Friday, August 26, 2011

As Far As the Eye Can See

"Corn, corn, corn, as far as the eye can see...."

I've finished Part I: Industrial: Corn, of The Omnivore's Dilemma, by Michael Pollan.

[Corn credits: endless corn, via, Doug Snodgrass;
Corn up close, via Wikipedia, Christian Fischer, ZeaMays]

I told you there would be more corn before this weekend's Sweet Corn Blue Festival! And this is indeed sweet corn we'll be eating in the street while listening to sweet blues. Pollan's opening section was on "industrial" corn, the agribusiness of corn, feed corn, field corn.

Corn is a grass, but not the kind of grass cows naturally eat. They have to be taught to eat corn, and, in the feedlot, it comes in a trough in a mashed, fat-laced, liquidy form. (Eww.)

I was sad when the calf Pollan was tracking had to leave his mother. Remember Dumbo?! Yes, even some feedlot-destined cattle get to spend the first year eating grass with their mothers. But then off they go to eat corn and antibiotics instead of grass. Antibiotics because they stand close together and on manure, which has a lot of bacteria in it.

"Hell," said Dr. Mel, the vet, "if you gave them lots of grass and space, I'd be out of a job."

At the end of the corn section, which lays out all the specific evidence, Pollan reminds us of the farmer's dilemma--having to grow more and more corn (or corn in rotation only with soybeans) just to get by, and that's on the big farms. The small farms already went under. "Corn's triumph is the direct result of its overproduction, and that has been a disaster for the people who grow it."

"Growing corn and nothing but corn has also exacted a toll on the farmer's soil, the quality of the local water and the overall health of his community, the biodiversity of his landscape, and the health of all the creatures living on or downstream from it." That phrase, "living downstream," made me look in the back of the book--index, notes, and sources--for Sandra Steingraber. Though I did not find her book Living Downstream there, Steingraber and Pollan must be fully aware of each other's work, as both are interested in health, ecology, and the environment, and in the we-are-what-we-eat (drink, and breathe) dilemma.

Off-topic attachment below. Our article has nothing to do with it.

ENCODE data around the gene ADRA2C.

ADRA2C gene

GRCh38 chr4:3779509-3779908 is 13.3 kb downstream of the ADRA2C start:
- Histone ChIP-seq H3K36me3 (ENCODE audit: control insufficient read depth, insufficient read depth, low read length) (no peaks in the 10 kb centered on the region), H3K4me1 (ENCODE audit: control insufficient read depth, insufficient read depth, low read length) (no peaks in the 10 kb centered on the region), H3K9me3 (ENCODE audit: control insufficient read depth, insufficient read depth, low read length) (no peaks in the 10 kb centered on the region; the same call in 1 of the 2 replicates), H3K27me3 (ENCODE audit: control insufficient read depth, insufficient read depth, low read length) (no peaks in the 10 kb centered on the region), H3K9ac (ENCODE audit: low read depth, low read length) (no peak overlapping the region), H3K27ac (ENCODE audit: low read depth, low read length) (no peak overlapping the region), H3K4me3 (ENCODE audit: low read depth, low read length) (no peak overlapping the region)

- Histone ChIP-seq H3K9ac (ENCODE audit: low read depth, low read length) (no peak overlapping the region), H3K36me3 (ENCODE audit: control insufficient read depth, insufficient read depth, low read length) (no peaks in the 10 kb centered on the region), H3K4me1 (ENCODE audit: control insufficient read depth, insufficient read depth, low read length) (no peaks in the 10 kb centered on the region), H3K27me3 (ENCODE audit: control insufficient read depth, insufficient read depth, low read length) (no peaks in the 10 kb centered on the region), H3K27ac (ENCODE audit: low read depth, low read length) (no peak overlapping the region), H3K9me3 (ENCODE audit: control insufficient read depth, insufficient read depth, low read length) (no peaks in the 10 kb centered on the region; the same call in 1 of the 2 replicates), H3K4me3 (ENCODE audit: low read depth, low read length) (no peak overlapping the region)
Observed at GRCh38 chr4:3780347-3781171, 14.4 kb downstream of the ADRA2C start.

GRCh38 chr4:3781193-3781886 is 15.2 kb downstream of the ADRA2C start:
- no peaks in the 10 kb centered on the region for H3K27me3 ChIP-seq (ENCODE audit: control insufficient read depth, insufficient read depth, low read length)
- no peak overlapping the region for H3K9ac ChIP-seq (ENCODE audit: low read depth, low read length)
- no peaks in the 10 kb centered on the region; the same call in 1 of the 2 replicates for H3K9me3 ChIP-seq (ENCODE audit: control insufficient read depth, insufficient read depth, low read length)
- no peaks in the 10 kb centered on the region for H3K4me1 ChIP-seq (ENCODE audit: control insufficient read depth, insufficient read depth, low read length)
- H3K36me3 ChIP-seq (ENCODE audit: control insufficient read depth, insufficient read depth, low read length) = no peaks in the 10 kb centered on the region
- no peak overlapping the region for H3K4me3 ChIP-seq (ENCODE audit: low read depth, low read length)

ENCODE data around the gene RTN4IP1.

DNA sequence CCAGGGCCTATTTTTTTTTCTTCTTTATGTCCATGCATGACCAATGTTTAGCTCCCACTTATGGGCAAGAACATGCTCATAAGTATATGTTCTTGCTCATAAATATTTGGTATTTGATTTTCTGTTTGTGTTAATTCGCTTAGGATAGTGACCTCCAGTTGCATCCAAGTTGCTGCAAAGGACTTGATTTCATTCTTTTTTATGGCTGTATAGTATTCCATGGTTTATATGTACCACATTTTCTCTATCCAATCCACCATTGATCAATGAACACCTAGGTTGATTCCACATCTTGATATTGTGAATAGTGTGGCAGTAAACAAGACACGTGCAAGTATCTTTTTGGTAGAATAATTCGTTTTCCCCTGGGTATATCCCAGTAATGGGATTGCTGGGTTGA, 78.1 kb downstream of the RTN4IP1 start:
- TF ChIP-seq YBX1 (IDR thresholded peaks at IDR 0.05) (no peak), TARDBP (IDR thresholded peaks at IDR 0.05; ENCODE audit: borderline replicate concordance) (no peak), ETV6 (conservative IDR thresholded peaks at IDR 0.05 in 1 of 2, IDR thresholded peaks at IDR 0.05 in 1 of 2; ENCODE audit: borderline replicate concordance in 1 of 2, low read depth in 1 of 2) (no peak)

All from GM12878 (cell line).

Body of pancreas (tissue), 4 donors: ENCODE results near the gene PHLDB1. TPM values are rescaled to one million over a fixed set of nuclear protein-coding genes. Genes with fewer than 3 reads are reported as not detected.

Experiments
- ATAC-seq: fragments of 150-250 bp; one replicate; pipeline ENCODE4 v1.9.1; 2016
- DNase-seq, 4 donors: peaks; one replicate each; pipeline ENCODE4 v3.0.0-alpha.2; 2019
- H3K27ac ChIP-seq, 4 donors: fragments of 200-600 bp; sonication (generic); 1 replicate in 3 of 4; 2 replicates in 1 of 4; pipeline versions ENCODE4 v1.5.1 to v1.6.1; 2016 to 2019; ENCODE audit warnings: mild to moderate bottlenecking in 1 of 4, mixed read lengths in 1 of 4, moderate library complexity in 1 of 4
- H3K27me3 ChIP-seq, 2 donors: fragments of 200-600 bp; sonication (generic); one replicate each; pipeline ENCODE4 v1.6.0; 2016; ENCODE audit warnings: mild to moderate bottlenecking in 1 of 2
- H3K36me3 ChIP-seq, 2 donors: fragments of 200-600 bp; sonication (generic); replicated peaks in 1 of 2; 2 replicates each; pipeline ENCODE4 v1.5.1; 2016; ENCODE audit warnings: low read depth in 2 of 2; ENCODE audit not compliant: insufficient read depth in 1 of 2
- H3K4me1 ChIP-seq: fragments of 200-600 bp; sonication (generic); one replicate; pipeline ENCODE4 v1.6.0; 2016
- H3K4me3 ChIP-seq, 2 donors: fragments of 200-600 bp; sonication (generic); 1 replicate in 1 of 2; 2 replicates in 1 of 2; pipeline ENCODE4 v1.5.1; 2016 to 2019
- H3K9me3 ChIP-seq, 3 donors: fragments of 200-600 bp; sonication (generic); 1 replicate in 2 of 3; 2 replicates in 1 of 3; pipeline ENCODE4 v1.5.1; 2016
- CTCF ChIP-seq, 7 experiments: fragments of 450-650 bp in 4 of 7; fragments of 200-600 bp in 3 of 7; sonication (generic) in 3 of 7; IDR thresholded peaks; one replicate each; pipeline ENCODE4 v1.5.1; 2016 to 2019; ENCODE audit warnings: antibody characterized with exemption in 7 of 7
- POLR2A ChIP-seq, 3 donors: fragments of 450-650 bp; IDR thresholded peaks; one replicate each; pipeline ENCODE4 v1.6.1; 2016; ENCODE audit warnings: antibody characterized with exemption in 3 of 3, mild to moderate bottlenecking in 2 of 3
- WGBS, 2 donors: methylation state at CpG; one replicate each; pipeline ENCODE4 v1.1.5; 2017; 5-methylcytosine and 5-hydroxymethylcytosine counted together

I did find Ruth L. Ozeki's book My Year of Meats, which Pollan calls a "[v]ery funny, well-researched novel about the U.S. meat industry." I agree.

And I'm old enough to remember the "Where's the beef?" commercial.

Where's the beef? In the feedlot, eating corn.


Hannah Stephenson said...

Oh my lord....Dumbo kills me. I still can't watch it (it just makes me cry).

The food industry is so complicated and frustrating. Glad you're sharing meaningful stuff from this book.

Kathleen said...

More on Steingraber tomorrow!

Maureen said...

I've read a lot of Steingraber, including her poetry. Have also posted about her on WWP. Her Website is worth a visit. Surprised Pollan did not acknowledge her.

Kathleen said...

Me, too, re: reading Steingraber! Maybe their work is parallel...but I will note some compare/contrast moments in tomorrow's blog!

Sandy Longhorn said...

This just makes me so sad because I love the sight of all that corn, yet I know how devastating its production has become. Sigh.

Collagemama said...

Enjoy the mushroom section. I agree, getting through the corn section was brutal.

Kathleen said...

I love the corn, too, Sandy. My parents enjoy the "bean" years for the vista and the "corn" for safe enclosure in the wall of corn.

But I hope we find a way to change our food production and restore our farming practices for the health of all and the good of the environment. Tough super tough political and economic times. Sigh....